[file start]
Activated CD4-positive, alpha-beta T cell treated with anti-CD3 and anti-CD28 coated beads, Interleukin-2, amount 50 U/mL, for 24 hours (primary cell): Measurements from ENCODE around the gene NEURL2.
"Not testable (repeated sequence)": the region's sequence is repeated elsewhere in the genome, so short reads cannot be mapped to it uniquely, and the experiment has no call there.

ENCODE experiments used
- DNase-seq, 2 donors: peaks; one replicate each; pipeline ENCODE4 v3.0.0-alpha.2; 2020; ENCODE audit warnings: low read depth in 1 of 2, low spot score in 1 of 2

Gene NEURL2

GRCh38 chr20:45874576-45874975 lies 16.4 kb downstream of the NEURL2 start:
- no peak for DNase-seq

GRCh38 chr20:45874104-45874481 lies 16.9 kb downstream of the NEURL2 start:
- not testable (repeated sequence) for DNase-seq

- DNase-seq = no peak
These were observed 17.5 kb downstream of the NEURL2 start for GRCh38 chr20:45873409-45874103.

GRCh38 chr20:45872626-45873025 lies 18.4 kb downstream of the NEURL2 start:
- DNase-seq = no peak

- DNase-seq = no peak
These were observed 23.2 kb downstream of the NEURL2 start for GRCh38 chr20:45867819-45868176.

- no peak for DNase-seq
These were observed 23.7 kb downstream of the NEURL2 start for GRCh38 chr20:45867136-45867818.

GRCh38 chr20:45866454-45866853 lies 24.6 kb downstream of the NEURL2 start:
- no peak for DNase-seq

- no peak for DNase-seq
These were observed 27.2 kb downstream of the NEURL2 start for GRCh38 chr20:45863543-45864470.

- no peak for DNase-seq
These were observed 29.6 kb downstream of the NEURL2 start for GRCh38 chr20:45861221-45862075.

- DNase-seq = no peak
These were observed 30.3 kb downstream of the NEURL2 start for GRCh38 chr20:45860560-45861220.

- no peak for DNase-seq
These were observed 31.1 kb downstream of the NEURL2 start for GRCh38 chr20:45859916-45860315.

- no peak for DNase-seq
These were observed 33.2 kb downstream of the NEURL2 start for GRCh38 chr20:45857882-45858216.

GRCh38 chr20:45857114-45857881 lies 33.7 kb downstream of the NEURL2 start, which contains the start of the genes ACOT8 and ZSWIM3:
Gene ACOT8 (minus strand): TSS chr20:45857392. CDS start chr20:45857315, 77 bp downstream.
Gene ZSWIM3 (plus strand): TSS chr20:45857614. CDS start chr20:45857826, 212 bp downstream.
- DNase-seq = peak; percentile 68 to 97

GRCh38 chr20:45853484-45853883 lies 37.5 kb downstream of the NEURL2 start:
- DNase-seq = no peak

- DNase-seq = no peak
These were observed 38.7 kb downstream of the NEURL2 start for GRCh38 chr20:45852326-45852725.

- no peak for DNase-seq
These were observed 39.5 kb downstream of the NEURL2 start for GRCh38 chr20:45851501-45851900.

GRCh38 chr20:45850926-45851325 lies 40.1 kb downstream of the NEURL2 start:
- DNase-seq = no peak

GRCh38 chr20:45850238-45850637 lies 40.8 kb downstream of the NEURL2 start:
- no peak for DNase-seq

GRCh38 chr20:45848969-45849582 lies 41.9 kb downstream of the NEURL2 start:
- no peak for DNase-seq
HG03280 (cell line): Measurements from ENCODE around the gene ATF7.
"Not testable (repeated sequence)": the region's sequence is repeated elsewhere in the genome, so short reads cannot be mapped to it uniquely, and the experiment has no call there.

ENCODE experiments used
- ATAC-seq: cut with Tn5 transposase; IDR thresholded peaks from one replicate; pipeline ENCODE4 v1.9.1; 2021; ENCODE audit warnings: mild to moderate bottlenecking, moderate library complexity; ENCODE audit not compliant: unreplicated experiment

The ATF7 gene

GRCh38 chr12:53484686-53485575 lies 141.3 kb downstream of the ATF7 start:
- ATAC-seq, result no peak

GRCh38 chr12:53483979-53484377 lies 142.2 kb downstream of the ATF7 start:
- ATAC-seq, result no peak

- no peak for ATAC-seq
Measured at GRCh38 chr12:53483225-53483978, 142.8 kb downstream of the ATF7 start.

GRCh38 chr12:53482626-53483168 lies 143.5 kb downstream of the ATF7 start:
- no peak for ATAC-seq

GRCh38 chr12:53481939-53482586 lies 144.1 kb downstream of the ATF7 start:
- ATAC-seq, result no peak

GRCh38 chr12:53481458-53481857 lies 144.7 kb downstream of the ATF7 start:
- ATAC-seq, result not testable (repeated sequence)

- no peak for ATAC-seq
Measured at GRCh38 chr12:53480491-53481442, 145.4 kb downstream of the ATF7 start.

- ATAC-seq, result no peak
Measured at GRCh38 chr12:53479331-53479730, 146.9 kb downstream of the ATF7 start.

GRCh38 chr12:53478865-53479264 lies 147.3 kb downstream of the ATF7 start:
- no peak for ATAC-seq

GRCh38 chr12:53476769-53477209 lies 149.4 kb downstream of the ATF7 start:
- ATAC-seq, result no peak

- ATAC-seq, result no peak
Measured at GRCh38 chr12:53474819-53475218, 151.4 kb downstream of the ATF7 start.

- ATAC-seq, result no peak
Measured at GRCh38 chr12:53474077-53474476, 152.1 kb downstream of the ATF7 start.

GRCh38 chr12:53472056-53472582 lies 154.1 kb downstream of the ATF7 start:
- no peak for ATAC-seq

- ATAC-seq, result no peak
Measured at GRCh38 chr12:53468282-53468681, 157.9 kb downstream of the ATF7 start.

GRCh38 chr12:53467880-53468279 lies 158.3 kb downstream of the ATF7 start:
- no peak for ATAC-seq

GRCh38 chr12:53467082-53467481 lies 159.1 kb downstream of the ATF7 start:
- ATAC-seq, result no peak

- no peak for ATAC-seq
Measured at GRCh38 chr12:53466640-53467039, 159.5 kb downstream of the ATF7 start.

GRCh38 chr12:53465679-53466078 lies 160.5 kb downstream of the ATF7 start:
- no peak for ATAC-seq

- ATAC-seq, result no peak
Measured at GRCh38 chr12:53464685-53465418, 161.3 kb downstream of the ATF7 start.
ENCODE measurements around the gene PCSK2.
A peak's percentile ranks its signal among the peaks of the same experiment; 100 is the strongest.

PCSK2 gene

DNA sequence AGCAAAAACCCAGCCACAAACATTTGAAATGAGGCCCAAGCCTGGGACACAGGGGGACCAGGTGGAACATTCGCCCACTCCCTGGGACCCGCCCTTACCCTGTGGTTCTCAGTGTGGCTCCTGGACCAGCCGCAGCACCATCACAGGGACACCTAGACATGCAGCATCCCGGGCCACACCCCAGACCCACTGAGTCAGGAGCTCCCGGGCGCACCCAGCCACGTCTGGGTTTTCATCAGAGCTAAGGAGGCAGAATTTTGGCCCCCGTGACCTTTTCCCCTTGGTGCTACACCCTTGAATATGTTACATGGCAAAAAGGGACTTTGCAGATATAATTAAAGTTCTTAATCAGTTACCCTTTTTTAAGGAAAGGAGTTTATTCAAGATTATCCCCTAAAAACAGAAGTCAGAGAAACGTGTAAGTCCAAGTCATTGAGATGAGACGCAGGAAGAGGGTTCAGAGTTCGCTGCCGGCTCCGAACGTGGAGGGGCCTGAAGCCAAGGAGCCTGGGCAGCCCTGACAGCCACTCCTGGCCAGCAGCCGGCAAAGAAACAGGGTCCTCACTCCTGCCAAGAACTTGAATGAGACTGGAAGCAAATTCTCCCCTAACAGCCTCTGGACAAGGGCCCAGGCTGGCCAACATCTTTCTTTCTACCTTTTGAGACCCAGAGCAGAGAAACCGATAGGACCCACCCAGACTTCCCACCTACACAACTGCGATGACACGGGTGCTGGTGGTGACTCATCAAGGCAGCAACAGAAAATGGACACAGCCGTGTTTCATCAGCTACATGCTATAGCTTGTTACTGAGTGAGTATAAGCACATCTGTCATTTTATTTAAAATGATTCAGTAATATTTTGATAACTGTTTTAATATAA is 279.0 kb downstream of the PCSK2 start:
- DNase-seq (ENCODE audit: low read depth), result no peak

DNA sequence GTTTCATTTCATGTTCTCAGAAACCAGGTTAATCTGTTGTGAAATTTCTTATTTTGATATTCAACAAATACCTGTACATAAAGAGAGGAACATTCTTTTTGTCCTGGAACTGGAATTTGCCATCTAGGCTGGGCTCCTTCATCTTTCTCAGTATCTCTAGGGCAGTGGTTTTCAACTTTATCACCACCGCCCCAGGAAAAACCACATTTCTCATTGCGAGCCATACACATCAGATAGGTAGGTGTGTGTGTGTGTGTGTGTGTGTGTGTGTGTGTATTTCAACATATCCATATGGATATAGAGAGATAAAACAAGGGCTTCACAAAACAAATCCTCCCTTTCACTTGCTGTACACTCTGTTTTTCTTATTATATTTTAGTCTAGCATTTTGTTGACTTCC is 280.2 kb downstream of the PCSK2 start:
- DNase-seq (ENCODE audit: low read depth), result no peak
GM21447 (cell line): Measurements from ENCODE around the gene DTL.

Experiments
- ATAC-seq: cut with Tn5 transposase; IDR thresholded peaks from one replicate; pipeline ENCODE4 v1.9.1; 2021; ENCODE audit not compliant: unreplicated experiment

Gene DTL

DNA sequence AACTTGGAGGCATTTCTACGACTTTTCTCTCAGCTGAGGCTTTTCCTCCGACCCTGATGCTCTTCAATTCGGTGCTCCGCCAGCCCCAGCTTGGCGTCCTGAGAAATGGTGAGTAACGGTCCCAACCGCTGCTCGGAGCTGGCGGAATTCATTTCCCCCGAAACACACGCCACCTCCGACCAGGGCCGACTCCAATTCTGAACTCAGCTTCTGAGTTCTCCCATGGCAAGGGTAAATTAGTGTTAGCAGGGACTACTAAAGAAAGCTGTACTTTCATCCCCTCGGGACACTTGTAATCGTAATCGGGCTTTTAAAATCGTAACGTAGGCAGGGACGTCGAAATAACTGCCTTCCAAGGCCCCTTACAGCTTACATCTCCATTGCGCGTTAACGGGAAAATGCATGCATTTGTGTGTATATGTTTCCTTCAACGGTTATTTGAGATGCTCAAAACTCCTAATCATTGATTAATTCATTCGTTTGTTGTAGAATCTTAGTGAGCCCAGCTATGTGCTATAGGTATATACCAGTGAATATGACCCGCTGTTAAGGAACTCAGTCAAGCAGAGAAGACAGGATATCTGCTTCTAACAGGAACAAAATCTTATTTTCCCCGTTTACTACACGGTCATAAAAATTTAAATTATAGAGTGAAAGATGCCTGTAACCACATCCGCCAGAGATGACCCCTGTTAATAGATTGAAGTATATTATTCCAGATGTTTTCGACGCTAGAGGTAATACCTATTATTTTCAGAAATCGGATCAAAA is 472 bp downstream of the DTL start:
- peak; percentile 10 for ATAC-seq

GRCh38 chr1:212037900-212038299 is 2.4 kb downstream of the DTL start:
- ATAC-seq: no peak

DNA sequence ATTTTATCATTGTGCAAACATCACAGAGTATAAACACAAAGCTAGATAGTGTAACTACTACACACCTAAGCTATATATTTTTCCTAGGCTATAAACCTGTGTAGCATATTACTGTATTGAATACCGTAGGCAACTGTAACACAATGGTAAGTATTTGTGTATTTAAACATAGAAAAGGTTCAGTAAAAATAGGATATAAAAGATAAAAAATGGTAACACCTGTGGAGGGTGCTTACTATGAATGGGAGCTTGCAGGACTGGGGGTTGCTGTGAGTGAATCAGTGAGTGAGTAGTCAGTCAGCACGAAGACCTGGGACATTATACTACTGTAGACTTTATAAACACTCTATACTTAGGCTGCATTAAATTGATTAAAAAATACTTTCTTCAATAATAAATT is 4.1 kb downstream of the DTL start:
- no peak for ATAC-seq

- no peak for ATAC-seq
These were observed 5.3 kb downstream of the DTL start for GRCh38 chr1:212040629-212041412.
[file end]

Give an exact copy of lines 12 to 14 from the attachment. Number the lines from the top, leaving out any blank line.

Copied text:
GRCh38 chr20:45872626-45873025 lies 18.4 kb downstream of the NEURL2 start:
- DNase-seq = no peak

- DNase-seq = no peak